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indicating a pronounced difference in overall three-dimensional struc-
ture. Beginning with a small tolerance of T =1.10 ( Figure 7.6 ) , we find
that the most similar triangle spans the A and B chains. When the tol-
erance is raised to T =1.25 ( Figure 7.7 ) , the size of the first clique
increases to include 17 amino acids (12 on the A chain and five on the
B chain), shown in Figure 7.7 . In addition, two new, overlapping three-
landmark cliques are found at the end of the B chain: (B28, B29, and
B30) and (B26, B29, and B30). This indicates that, in spite of the pro-
nounced kink in the mutant's B chain, the structure at the end of the
chain (just past B24) is largely preserved. Finally, when the tolerance
is made substantially larger ( T =2.00), we see that the clique is expand-
ed to include all but one of the A-chain atoms (A30), as well as many of
the B-chain atoms that are in close proximity to the A chain ( Figure
7.8 ). However, little of the last third of the B chain is included. This
finding complements the form-difference analysis ( Table 7.2 ) that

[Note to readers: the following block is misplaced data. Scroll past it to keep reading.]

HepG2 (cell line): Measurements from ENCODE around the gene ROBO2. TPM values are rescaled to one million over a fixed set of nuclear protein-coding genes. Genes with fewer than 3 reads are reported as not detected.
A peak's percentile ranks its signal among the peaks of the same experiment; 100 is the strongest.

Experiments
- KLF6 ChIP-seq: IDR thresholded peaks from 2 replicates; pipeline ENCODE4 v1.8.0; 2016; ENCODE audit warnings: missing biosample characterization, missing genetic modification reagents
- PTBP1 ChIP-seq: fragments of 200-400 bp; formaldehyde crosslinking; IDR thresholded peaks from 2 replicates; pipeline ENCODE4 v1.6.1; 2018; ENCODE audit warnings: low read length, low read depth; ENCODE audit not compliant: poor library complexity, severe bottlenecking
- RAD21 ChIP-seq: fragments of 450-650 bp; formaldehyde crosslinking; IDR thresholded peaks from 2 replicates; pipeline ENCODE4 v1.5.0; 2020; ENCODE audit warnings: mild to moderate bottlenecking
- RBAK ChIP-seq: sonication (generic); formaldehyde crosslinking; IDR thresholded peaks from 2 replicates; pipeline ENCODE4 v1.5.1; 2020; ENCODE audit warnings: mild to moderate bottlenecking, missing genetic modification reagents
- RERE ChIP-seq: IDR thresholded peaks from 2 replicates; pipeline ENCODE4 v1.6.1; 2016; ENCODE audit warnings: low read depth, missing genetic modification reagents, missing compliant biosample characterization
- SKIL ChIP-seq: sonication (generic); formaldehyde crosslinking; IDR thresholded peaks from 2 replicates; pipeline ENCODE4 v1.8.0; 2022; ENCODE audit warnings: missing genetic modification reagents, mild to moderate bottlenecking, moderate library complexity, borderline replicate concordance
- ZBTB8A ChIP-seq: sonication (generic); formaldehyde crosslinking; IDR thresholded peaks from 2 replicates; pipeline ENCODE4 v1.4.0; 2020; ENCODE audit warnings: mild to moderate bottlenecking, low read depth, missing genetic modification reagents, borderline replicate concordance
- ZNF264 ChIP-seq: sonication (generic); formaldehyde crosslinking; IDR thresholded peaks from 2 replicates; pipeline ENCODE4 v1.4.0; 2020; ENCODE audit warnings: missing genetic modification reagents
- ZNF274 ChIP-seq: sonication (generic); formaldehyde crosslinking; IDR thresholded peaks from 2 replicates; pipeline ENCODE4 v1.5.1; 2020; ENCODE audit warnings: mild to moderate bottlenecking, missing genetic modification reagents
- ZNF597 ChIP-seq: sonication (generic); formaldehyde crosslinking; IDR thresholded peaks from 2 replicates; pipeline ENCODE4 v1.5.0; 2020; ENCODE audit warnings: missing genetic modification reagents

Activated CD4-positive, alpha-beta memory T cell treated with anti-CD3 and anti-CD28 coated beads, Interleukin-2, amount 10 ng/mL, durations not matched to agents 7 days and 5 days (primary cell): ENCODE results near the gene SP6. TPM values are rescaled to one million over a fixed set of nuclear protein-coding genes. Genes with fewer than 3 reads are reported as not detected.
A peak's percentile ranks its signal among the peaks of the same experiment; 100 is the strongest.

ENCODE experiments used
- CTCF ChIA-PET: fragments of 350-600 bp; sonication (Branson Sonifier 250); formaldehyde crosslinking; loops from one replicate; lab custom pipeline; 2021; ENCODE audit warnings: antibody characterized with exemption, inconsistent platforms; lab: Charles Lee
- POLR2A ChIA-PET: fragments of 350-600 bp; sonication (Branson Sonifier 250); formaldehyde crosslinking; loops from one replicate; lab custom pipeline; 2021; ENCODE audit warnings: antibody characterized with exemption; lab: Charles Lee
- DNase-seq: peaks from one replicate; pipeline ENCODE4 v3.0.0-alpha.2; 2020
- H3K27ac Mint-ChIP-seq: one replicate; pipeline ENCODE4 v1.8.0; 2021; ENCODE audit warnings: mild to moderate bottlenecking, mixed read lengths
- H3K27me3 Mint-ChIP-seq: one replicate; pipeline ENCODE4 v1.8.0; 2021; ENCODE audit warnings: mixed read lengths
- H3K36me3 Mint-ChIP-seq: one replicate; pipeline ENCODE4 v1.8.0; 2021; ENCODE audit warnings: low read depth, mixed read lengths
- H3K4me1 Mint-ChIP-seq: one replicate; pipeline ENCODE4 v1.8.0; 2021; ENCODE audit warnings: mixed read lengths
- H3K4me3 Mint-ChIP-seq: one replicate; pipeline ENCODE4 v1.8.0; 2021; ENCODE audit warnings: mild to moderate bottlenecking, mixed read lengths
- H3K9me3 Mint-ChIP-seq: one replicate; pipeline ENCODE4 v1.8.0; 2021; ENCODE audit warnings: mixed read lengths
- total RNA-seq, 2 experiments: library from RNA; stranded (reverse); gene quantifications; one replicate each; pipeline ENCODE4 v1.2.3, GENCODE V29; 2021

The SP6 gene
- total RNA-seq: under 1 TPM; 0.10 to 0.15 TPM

localized the most important form differences to the sections of the B
chain that flank the mutation site.
We should note an important distinction between this algorithm
and many of the common-substructure algorithms used by molecular
biologists. Many of the available algorithms for molecular shape com-
parison do not have the requirement of specifying atom-to-atom
correspondences. In many applications, the “fit” of two atoms is not a
description of similarity, but is meant literally, as with the binding
between a ligand and its receptor, where the molecules are so dissimi-
Figure 7.8 The first clique found at a high tolerance level (T=2.00), illustrated with
the mutant insulin molecule. The second and third cliques are as in Figure 7.7 and are
not shown.
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